Oceans of Scenic ViewsA WANDER DOWN UNDER, CHAPTER 12: IN WHICH WE MEET THE APOSTLES
Day 13: Melbourne to Apollo Bay. Departing from Melbourne's central business district on Monday morning, we wanted to get an early start, so we left the hotel just before 7 a.m. Though we dreaded the prospect, we had to execute one hook turn before leaving town. Like so many things people seek to avoid, the anticipation was far worse than the actual event.
Heading southwest on the M1, we were driving on the world's longest national highway. Much of Australia's inland area is very arid, with almost 20% being named deserts, so it comes as no surprise that 85% of the population lives within 30 miles of the coast. The location of the M1 reflects this as it circumnavigates the country near the shore. Seven of the nine state and territorial capitals and most other large population centers are strung along this highway.
We strayed from the M1 in Geelong, turning onto B100, which would become the Great Ocean Road a few miles south in Torquay. This famous scenic route was conceived by highway engineer William Calder, who sought to connect isolated coastal towns, while providing meaningful labor for military veterans coming home from World War I. Work began in 1919, and the final section was completed in 1932. More than 3,000 returned servicemen worked on the project, which was dedicated as a war memorial to their comrades who died in the conflict.
|View from Teddy's Lookout|
As we turned onto the unpaved Grey River Road, we began searching the forest of eucalypts for those little bundles of fur. At first, we weren't having any luck as we scanned the canopy of the massive trees 80 to 100 feet tall. Finally, when we stopped along the quiet lane to eat our picnic lunch, Ken spotted one koala, way up near the top of a tree. That gave us an idea of what to look for, and eventually we detected a total of eleven.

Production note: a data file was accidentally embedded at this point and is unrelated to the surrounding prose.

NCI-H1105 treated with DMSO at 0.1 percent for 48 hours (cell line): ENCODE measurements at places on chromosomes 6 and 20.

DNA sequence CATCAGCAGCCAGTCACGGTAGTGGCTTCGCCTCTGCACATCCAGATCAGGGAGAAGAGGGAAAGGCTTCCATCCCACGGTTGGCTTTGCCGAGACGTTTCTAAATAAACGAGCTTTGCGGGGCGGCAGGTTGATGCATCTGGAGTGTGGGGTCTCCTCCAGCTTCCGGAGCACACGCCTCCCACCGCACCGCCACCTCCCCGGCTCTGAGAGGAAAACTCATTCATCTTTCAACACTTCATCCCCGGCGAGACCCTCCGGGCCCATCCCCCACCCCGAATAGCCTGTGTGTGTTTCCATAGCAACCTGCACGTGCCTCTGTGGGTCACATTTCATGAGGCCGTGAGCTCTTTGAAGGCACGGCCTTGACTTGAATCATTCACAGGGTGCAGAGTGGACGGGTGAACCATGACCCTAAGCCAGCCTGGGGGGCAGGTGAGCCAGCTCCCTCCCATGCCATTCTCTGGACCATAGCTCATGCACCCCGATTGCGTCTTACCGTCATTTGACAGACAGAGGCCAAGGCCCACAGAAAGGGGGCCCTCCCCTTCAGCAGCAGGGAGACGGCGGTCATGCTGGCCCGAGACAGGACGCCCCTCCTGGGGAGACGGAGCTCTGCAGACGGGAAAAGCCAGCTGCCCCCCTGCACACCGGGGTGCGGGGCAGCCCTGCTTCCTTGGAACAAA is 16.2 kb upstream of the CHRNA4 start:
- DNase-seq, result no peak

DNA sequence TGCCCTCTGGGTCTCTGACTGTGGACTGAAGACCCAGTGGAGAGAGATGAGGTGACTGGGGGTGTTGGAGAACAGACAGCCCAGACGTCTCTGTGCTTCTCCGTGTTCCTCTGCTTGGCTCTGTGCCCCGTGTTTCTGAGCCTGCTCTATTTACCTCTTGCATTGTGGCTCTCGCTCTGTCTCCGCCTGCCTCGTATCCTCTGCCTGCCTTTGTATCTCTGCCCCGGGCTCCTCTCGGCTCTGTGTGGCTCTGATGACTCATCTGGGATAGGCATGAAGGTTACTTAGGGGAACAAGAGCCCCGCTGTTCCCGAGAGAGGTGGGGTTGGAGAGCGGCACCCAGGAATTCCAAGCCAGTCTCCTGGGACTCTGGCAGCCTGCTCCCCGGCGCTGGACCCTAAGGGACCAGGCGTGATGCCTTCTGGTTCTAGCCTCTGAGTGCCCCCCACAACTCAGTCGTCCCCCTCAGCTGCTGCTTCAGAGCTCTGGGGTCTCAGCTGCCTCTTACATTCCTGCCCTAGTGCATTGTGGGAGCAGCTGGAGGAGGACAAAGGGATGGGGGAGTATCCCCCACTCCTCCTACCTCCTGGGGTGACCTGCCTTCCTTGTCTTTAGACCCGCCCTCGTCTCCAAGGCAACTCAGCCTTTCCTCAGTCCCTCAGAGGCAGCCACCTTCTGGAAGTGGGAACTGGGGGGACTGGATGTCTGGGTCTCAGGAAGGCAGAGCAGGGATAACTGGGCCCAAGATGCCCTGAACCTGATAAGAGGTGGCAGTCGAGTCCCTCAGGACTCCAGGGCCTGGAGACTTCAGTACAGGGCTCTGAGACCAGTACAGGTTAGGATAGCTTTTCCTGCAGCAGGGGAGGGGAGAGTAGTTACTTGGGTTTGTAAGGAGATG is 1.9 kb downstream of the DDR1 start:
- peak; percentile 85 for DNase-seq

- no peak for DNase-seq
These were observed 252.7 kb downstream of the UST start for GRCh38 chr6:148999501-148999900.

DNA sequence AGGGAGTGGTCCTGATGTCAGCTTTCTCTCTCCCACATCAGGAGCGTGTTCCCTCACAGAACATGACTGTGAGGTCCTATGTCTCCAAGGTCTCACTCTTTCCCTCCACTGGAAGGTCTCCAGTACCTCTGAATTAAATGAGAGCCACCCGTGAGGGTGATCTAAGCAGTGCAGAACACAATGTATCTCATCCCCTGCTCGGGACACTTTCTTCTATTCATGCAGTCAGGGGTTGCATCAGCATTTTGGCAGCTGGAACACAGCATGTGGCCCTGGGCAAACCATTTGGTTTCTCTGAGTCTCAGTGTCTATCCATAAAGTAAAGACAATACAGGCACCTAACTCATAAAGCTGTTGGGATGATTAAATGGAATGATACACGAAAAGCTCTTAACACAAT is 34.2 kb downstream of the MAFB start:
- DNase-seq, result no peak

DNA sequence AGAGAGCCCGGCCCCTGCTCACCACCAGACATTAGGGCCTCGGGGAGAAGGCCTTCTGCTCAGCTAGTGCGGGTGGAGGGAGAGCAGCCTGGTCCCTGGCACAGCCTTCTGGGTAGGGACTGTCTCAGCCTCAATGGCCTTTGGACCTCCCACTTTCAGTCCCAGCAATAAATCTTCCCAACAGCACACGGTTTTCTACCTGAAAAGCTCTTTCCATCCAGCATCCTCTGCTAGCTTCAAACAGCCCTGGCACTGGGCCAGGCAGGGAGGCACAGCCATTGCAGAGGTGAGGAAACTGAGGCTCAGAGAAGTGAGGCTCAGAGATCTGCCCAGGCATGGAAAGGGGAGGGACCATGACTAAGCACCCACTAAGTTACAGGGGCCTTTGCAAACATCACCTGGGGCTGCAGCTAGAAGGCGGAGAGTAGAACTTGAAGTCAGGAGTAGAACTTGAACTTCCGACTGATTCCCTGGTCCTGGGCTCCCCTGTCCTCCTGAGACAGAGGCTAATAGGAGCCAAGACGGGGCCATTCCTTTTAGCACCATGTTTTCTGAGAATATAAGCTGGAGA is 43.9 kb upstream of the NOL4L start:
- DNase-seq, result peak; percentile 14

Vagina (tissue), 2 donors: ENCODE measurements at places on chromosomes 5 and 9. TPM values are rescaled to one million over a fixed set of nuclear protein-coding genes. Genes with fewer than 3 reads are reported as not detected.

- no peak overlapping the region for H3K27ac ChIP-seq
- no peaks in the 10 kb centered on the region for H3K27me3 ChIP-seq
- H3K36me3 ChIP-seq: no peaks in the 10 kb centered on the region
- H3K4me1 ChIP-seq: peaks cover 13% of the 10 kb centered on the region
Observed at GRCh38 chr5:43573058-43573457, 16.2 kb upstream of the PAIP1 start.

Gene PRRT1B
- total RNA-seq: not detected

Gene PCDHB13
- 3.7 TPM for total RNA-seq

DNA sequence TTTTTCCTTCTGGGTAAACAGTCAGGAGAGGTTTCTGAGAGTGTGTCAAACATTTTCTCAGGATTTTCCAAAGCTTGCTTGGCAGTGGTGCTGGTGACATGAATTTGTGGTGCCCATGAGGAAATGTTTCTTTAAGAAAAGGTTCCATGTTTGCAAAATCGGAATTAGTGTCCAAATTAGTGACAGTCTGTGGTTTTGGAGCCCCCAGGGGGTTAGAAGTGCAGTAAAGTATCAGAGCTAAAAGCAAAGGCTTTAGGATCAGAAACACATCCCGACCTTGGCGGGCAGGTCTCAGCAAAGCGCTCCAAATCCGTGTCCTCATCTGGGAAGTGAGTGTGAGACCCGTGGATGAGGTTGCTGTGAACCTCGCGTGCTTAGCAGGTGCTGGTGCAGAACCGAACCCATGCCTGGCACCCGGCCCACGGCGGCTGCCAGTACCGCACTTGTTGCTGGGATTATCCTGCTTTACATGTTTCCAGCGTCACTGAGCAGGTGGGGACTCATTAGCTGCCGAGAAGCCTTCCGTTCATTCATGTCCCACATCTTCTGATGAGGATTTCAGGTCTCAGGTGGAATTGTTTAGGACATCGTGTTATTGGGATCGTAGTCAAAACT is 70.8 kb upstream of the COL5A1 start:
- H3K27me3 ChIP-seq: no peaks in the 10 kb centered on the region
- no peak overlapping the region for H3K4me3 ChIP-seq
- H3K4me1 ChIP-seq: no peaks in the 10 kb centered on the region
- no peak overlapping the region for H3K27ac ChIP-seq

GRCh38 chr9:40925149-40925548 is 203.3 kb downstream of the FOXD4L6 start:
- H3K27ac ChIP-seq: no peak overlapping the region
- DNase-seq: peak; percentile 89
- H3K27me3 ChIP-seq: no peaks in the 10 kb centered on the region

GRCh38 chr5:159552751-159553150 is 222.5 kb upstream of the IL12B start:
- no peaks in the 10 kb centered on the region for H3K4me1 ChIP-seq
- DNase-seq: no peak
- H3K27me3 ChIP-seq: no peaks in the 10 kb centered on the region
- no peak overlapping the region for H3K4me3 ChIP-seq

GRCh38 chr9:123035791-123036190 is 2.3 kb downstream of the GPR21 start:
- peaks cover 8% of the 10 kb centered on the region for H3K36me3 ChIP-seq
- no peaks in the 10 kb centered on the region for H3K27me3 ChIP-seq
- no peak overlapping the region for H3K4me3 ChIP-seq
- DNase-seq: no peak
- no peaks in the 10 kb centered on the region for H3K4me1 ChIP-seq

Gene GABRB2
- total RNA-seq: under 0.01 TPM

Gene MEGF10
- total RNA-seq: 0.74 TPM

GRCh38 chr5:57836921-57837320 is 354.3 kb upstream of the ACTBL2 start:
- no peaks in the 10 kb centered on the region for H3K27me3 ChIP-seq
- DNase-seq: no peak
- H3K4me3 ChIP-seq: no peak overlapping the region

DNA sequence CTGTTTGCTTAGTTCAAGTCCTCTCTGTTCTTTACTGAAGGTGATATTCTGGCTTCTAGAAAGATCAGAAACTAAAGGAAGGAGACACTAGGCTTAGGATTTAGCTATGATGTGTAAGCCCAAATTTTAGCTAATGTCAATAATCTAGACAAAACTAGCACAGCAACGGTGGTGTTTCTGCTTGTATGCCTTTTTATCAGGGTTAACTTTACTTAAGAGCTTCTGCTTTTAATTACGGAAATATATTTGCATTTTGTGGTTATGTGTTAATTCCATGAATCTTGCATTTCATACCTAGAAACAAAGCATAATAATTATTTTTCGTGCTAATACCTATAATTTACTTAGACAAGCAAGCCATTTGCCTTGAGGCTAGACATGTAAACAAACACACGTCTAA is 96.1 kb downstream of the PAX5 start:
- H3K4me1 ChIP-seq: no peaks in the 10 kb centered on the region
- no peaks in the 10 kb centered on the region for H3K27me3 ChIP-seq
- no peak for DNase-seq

|Pushing the limits of my little camera's zoom to check out this koala|
|Gog and Magog from the top of the steps|
|Twelve Apostles (some of them, anyway)|
|Loch Ard Gorge|
After Loch Ard, we turned back east to Apollo Bay for the night. Tomorrow we will return to Melbourne in preparation for our Australian exit on Wednesday.
- "If you drink then drive, you're a bloody idiot."
- "Only a little bit over? You bloody idiot!" (Sense a pattern?)
- "Don't fool yourself. Speed kills."
- "Wake up to yourself. Fatigue kills."
Though these messages are pretty blunt, this one has to take the prize for directness:
- Started in Melbourne, ended in Apollo Bay
- Mileage - 255 (Trip total: 11,547)
- Weather - 44° to 54°, overcast to rainy
- Lane drift reminder signs (stay in left lane): 94
- Koalas in the wild - 11
- Kangaroos in the wild - 0
- Cars with bicycle racks - 253
- Curves in the road - 87
More Photos from Today
|Split Point Lighthouse, Aireys Inlet|
|Lower part of Erskine Falls (top hidden by leaf growth)|
|Walking to Teddy's Point viewing platform|
|Great Ocean Road|
|Rental campervans are very popular in Australia. Some, like this from Wicked Vans, come with slogans on board.|
|View from the beach at Gibson Steps|
|Lane drift reminder signs follow most intersections and overlooks for all the tourists who visit the Great Ocean Road.|